Sites are $500/month (cash/check, or $515 with credit card), plus electric ($0.18/kwh). Everyone we dealt with on the phone or in person was really nice and helpful. Walter even took time and helped me pull into the spot and get the water hooked up (it was still shut off from winter) when he knew it was my first time trying to park the RV.
The campground is close to Caesar’s Creek State Park, a canoe/kayak rental place, Little Miami Bike Trail, and Spring Valley Wildlife Area. Walmart, Kroger, Aldi, and Target are about 20-30 minutes away.
Most of the spots are shaded and there are a lot of trees on the lot, although it seems like they keep them decently trimmed. The shade definitely helped when it hit 90 degrees! It does seem like a mostly long term, full time facility. There is an Air Force base close by that they said they get a lot of business from.
The dog park was small but fenced. It was nice to let her off leash to walk around. There was a bunch of poison ivy along the back fence, so we kept her away from there.
We had a good stay. Towards the end we did loose power (and water) twice, due to the high heat and the electric demand of the area. It didn’t stay off for too long (a few hours the first time and 30 minutes the second time). It was a quiet place to stay and pretty close to various stores and trails.
Caesar’s Creek is a great place to explore. See the Caesar’s Creek post for our experiences there.
The Little Miami Scenic bike path isn’t too far away either. We drove down to an access point (maybe 5 minutes away), parked, and took a walk. There was a brief view of the river, some smaller feeder creeks, and old telephone poles (the shorter ones with metal spikes that probably has the glass caps). I eventually got made fun of for taking too many pictures of the old poles: “Hey Mom! Look! It’s a telephone pole!” We ended up near a park and turned around. Keep in mind this is not a loop trail, so you will have to turn around! Different points on the trail offer different views. Our was pretty boring, but there are several access points nearby, so we may try another one soon.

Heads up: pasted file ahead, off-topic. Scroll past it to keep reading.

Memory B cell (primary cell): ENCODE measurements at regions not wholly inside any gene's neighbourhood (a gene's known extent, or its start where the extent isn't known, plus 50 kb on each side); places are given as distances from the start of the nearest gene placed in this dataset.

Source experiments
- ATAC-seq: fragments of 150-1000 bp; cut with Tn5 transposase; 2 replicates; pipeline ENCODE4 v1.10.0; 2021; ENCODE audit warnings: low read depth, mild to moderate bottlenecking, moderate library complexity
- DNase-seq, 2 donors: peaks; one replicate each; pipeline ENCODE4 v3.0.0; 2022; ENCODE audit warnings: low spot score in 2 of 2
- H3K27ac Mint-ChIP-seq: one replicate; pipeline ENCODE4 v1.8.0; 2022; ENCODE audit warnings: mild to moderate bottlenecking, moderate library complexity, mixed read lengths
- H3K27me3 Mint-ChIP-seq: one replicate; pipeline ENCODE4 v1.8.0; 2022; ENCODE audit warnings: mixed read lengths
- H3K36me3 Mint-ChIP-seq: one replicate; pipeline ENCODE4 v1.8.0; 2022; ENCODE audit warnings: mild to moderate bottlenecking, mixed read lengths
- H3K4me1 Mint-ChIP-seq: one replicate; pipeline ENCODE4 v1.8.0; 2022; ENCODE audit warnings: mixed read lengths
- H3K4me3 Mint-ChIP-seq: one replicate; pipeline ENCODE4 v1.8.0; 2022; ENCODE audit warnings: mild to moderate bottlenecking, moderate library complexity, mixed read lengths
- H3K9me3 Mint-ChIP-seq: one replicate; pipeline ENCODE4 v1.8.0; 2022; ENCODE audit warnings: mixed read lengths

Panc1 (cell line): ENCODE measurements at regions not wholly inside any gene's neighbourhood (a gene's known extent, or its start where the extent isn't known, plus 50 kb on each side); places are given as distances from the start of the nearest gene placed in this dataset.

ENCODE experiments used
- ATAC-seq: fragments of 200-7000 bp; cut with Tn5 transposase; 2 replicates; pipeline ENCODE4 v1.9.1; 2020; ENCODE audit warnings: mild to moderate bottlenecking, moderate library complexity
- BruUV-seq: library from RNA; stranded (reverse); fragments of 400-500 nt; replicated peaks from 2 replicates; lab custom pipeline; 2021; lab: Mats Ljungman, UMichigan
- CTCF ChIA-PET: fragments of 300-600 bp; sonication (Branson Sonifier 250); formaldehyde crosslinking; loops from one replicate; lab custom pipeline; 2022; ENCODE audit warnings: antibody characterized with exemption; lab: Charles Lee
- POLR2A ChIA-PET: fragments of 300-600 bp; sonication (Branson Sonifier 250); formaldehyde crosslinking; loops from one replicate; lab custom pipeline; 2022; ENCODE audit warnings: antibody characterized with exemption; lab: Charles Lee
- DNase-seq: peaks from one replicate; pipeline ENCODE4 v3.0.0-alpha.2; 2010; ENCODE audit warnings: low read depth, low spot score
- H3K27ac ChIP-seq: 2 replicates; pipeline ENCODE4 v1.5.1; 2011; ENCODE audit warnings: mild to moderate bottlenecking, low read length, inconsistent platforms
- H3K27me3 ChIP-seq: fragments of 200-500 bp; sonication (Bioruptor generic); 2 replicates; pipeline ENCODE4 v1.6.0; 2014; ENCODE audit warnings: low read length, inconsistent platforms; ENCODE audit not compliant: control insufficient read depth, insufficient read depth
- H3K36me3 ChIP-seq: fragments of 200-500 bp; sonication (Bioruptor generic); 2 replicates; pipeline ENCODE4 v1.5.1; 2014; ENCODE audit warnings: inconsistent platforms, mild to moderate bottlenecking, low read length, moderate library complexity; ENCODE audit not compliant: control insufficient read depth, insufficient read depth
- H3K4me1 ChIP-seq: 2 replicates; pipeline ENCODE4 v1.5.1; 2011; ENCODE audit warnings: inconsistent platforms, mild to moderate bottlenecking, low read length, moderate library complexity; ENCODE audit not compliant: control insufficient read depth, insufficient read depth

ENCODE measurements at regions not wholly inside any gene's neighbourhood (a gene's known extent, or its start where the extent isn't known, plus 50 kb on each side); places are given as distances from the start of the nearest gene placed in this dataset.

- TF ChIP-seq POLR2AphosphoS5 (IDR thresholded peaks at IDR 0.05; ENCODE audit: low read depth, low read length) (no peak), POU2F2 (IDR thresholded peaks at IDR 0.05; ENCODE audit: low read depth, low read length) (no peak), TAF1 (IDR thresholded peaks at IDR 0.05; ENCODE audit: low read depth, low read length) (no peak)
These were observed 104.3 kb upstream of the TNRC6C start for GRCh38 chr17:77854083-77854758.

The Spring Valley Wildlife Area main parking area was closed, as was the boardwalk. We tried walking some of the trails close to the campground, but didn’t have much luck. (Too many biting flies.) I think once they get the boardwalk repaired and the trails cleaned up it could be a really cool spot to walk through.
When we first started planning this whole adventure back in the Fall of 2019, we had all kinds of plans. We started making RV Park/Campground reservations in January. Six months out and we still had a hard time finding reservations near the National Parks!
We had planned to have a RV tour and to have a going away party with our friends, family, and the kids’ school friends. The boys were going to finish out the school year strong, go to the ice cream party that happened after school on the last day, and we would leave a few days after that.
Plans of course changed. Covid-19 delayed getting the RV, delayed our leaving, had us stocking up on masks for the trip, and then we had to reschedule and reroute several stops and/or campgrounds we had wanted to see.
We still want to share this adventure with our family and friends, so instead of an in-person, IRL tour, we are going to do a quick virtual tour. Here is the link to YouTube! We are still making changes as we settle into the RV.
The dog is not adjusting quite as quickly as I had hoped. She was not a fan of the lack of carpet in the RV, even though her bed is super plush. To help her with the hard and slippery surface of the linoleum floor, we put down the foam mats that were originally in the kids area in basement of the house.
Caesar’s Creek State Park is located in Ohio. We didn’t stay in the Caesar’s Creek campgrounds as the full hookups were completely booked. We do know several people who have enjoyed camping there though. Our campground was about a 15 minute drive to the hiking areas, so we ended up making several day trips. Most of the trails are really well maintained, some with gravel paths.